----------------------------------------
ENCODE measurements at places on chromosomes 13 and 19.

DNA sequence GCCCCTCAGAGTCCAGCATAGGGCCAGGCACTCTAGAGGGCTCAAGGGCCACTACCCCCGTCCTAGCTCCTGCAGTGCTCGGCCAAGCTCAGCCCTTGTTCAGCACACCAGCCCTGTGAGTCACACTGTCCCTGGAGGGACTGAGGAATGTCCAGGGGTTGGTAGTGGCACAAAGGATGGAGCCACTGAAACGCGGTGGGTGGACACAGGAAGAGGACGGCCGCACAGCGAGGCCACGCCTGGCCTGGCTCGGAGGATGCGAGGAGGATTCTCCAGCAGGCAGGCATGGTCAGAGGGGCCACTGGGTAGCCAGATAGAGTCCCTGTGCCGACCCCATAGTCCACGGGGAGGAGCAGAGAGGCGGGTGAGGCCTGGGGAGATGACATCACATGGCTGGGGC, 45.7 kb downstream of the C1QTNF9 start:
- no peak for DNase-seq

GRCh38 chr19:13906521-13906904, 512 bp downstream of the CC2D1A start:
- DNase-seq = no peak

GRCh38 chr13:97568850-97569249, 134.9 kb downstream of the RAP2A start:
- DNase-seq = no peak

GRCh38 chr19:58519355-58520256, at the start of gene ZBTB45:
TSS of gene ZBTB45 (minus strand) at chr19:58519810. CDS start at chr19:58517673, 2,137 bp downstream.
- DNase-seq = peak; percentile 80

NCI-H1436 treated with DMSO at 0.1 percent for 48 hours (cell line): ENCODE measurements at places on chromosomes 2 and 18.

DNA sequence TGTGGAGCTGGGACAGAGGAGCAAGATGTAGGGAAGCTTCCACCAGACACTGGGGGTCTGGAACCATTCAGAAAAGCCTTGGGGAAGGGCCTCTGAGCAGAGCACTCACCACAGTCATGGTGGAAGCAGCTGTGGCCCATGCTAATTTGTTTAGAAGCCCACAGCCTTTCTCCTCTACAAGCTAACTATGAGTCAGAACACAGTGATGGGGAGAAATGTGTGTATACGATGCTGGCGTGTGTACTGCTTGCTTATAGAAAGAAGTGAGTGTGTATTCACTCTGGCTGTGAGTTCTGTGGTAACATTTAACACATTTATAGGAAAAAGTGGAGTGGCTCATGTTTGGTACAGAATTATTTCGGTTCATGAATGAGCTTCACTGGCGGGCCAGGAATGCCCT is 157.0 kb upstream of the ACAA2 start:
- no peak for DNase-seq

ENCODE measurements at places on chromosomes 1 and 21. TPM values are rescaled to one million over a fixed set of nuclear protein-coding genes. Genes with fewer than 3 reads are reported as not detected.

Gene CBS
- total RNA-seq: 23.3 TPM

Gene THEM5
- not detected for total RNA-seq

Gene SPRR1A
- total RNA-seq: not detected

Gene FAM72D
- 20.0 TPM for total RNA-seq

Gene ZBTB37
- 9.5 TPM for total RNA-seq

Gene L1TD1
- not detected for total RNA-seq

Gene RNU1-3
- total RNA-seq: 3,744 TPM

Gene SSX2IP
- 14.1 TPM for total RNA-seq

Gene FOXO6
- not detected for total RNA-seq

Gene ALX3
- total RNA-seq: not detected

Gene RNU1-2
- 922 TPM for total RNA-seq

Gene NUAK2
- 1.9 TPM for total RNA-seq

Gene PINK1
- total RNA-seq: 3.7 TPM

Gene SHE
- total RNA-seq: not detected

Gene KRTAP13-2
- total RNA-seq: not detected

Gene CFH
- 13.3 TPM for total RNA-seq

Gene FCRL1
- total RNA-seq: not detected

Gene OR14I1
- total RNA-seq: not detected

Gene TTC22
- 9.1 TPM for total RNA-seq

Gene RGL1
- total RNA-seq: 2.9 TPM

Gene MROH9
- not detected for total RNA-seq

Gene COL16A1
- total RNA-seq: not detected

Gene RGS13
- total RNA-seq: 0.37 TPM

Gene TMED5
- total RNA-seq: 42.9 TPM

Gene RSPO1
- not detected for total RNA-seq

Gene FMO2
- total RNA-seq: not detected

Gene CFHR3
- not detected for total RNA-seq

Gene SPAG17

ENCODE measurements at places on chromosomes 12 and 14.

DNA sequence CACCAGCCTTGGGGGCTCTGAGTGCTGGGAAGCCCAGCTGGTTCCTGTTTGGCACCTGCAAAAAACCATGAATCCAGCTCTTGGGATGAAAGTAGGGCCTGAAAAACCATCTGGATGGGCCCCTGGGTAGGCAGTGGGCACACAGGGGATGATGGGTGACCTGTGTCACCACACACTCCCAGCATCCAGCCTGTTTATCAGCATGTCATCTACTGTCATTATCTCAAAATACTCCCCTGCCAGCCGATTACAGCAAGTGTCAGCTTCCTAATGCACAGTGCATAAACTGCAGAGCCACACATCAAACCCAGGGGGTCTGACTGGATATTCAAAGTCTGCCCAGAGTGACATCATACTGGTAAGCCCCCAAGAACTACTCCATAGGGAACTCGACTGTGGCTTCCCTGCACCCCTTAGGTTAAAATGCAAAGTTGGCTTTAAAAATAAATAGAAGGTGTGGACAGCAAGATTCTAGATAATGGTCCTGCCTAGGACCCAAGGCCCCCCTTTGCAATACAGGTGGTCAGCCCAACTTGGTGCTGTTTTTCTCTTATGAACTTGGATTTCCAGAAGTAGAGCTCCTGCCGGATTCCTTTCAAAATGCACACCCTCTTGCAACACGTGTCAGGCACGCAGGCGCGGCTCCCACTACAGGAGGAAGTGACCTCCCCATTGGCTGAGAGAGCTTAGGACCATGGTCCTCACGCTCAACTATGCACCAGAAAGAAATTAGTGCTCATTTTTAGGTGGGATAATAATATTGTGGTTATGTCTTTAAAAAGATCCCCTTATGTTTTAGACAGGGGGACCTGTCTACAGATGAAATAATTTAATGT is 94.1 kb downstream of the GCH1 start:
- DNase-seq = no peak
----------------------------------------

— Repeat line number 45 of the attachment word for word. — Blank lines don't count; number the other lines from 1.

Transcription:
Gene CFH